Although gay men may face stigma on a regular basis, many have found ways to not only survive and cope but even sometimes thrive in social situations.
While last year's Gay Men's Health Summit took a look at the impact that stigma has on health, this year's conference will delve into the various factors that either help or hinder the ability to deal with stigma.
Presented by the Community-Based Research Centre for Gay Men's Health on Wednesday and Thursday (November 9 and 10) at SFU Harbour Centre (515 West Hastings Street) in downtown Vancouver, the program features two full days of panel discussions, workshops, presentations, and networking events.
Like previous years, these sessions aren't preoccupied with simply identifying problems. Many of the sessions will look at successful techniques and strategies that have been developed, as well as ways that supportive social networks have been created to become effective resources.
Things will kick off with a Truth and Reconciliation session in which members of the CBRC will speak about making commitments to health-based recommendations for two-spirit people.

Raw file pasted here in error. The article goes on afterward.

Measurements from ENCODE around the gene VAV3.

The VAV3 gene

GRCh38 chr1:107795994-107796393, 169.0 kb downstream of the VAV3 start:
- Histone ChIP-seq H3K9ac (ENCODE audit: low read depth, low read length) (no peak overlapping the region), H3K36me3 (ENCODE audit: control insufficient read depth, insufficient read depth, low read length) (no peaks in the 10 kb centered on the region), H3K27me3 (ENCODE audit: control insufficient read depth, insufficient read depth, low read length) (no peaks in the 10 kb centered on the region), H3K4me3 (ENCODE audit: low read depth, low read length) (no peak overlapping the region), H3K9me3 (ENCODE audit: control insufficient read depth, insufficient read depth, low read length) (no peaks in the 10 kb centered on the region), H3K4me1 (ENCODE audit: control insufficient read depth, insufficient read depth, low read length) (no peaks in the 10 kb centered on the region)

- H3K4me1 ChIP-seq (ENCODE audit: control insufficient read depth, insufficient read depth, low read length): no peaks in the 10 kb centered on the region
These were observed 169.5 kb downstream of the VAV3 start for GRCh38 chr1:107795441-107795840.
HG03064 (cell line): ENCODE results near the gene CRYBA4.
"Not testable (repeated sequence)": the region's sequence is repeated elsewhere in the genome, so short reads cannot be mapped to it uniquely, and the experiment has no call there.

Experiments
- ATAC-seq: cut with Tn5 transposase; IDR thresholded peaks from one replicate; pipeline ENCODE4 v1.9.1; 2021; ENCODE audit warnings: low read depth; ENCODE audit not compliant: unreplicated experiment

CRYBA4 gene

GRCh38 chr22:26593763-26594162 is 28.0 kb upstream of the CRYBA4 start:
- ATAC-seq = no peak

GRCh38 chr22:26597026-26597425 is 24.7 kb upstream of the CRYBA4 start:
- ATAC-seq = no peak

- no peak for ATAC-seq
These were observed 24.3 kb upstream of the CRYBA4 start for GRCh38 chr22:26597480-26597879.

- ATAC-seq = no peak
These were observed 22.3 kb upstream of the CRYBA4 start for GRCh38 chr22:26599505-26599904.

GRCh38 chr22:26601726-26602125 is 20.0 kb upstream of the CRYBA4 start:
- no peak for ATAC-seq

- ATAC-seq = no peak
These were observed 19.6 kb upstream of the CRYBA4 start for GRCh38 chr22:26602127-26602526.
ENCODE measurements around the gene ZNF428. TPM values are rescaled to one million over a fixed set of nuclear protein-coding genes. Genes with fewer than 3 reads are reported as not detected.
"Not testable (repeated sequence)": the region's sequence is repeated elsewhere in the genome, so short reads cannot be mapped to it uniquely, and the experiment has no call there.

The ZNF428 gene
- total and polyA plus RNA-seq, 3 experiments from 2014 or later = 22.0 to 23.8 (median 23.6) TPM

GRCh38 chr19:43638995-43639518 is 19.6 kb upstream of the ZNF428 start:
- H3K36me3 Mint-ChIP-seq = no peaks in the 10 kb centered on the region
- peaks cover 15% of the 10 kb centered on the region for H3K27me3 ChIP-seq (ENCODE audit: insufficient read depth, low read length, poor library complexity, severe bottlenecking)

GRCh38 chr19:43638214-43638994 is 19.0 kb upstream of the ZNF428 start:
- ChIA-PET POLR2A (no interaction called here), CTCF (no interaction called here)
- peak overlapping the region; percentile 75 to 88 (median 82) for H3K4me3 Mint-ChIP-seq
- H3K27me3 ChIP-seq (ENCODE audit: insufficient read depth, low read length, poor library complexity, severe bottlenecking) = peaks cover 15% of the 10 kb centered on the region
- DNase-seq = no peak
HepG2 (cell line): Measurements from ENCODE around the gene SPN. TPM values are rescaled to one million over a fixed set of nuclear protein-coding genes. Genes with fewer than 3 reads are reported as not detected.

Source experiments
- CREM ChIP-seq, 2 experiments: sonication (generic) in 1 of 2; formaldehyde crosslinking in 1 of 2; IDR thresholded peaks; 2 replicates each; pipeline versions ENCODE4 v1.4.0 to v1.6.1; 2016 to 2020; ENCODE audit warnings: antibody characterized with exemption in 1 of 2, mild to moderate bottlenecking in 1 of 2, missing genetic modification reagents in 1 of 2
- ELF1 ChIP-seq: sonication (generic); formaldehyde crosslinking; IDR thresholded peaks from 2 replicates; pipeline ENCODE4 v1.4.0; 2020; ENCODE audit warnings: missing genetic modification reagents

Indigenous issues and culture will also be part of several other sessions, such as an interactive workshop about traditional healing practices and a workshop on how organizations can adopt Truth and Reconciliation recommendations.
A panel discussion will examine how technology, such as the internet and social media, are helping to improve the health and resilience of gay and bisexual men.
Meanwhile, a roundtable discussion will discuss the implications of sex work law reform with a specific focus on what it means for Vancouver's male sex workers.
A workshop will highlight both the positive experiences as well as the challenges that trans men face within gay communities.
There will also be sessions on suicide prevention, racism and racial issues, syphilis, mental health stigma, and more.